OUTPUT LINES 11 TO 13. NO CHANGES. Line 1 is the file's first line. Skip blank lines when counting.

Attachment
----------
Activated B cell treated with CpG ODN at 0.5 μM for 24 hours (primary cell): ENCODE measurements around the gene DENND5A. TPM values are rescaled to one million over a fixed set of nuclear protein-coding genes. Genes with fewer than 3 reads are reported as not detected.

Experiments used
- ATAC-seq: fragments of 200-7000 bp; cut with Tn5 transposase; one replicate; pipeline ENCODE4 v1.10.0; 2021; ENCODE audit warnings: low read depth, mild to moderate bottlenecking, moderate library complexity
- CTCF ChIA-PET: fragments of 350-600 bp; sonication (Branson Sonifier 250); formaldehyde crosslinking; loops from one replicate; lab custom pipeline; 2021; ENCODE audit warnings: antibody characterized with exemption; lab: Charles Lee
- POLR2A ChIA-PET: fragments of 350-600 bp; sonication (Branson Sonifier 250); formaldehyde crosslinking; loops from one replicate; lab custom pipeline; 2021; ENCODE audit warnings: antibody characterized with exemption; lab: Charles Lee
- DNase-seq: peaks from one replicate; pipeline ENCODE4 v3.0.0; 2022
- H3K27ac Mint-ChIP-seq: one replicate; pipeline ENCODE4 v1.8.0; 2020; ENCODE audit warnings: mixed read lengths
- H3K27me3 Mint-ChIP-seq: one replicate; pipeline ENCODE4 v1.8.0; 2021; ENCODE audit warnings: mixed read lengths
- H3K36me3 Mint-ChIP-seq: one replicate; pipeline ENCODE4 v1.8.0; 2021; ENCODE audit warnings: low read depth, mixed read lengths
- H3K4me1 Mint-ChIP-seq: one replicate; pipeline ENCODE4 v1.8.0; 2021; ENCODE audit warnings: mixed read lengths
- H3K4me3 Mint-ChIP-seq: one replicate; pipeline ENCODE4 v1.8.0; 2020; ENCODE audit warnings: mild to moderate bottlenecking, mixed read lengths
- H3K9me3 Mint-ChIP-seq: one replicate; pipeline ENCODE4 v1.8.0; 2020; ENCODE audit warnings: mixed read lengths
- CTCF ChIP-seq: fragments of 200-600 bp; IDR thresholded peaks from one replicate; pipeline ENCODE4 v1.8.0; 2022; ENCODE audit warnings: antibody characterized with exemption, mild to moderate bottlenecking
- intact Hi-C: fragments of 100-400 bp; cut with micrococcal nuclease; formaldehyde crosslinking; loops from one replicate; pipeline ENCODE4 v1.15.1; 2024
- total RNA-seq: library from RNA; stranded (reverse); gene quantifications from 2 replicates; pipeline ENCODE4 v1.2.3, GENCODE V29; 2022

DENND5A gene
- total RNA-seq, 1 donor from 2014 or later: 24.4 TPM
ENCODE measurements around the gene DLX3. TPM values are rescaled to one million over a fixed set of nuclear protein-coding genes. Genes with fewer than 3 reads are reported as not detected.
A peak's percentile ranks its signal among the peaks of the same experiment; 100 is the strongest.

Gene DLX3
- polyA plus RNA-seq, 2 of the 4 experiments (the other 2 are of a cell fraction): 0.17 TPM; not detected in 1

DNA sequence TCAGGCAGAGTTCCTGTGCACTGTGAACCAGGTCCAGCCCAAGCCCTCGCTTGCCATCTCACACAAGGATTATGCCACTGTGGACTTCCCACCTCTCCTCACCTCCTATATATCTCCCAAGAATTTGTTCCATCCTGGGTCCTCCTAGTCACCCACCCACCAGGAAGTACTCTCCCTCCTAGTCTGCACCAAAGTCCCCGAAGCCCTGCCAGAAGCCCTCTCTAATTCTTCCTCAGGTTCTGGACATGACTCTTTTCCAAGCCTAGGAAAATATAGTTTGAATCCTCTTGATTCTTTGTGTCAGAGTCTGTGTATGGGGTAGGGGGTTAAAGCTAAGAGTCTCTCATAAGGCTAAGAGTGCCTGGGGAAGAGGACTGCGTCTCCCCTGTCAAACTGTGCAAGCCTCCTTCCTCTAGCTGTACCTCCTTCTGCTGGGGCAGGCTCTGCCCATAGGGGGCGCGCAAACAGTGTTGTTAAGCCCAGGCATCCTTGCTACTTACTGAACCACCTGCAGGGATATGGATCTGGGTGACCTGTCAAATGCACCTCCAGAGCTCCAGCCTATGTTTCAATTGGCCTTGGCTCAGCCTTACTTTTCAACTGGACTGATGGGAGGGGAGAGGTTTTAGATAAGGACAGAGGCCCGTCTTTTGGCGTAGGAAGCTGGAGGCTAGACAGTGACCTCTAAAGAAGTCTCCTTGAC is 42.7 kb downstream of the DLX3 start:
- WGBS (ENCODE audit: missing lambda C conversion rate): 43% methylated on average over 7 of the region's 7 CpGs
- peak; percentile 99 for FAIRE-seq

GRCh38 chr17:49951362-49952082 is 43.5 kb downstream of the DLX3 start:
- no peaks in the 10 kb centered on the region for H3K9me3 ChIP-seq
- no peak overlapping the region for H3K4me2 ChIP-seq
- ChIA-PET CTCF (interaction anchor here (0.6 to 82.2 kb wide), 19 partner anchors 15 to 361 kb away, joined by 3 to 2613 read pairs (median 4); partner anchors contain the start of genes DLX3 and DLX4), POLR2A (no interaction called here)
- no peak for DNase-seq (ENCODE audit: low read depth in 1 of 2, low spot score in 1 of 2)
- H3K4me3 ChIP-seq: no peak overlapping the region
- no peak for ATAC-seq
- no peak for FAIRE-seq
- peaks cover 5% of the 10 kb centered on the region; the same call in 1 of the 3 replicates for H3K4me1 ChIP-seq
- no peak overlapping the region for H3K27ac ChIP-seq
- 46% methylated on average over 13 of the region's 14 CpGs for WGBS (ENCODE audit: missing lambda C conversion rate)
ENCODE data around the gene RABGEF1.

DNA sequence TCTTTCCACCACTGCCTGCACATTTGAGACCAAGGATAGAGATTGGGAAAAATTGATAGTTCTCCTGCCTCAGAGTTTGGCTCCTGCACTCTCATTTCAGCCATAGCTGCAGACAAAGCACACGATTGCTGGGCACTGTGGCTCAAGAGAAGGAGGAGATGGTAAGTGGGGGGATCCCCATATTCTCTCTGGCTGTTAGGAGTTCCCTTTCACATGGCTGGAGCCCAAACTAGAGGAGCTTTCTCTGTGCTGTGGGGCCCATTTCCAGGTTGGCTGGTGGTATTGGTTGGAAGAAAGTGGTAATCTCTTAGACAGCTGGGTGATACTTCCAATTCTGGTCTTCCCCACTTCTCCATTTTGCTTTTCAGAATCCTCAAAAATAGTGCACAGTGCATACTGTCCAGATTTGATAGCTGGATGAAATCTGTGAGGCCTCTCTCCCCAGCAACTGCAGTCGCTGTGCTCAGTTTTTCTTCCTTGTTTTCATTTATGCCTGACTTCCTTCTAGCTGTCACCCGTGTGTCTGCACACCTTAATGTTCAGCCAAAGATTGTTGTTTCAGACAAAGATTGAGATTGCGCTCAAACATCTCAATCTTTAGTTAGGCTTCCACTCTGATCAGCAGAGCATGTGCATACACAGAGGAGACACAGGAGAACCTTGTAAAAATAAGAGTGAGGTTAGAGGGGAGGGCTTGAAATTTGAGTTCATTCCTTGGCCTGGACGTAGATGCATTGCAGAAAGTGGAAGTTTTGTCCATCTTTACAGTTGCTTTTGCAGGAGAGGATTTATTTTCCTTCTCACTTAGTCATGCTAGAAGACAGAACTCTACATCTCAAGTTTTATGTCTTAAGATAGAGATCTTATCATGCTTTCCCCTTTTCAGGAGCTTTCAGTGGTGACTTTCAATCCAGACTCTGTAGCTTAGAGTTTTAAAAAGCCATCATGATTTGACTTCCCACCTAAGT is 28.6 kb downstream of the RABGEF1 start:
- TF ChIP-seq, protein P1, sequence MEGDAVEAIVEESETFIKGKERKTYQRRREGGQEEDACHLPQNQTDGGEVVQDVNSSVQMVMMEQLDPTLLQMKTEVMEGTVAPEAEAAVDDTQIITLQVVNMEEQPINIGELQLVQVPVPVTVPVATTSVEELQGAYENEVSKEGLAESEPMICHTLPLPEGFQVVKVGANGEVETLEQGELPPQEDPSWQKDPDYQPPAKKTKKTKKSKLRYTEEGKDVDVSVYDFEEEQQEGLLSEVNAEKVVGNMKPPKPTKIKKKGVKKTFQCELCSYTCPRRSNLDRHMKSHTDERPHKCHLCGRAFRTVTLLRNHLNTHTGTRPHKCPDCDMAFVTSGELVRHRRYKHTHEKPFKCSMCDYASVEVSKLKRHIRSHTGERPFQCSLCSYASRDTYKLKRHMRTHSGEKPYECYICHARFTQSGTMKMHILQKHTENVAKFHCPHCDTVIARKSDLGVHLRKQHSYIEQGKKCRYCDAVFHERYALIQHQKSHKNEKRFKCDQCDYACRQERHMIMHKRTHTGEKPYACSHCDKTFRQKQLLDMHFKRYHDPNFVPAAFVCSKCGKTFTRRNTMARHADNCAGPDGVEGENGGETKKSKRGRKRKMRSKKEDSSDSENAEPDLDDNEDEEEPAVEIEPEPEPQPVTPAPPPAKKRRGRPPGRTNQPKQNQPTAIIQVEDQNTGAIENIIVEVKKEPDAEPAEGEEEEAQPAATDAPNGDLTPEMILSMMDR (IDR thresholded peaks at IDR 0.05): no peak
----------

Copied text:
- H3K4me3 Mint-ChIP-seq: one replicate; pipeline ENCODE4 v1.8.0; 2020; ENCODE audit warnings: mild to moderate bottlenecking, mixed read lengths
- H3K9me3 Mint-ChIP-seq: one replicate; pipeline ENCODE4 v1.8.0; 2020; ENCODE audit warnings: mixed read lengths
- CTCF ChIP-seq: fragments of 200-600 bp; IDR thresholded peaks from one replicate; pipeline ENCODE4 v1.8.0; 2022; ENCODE audit warnings: antibody characterized with exemption, mild to moderate bottlenecking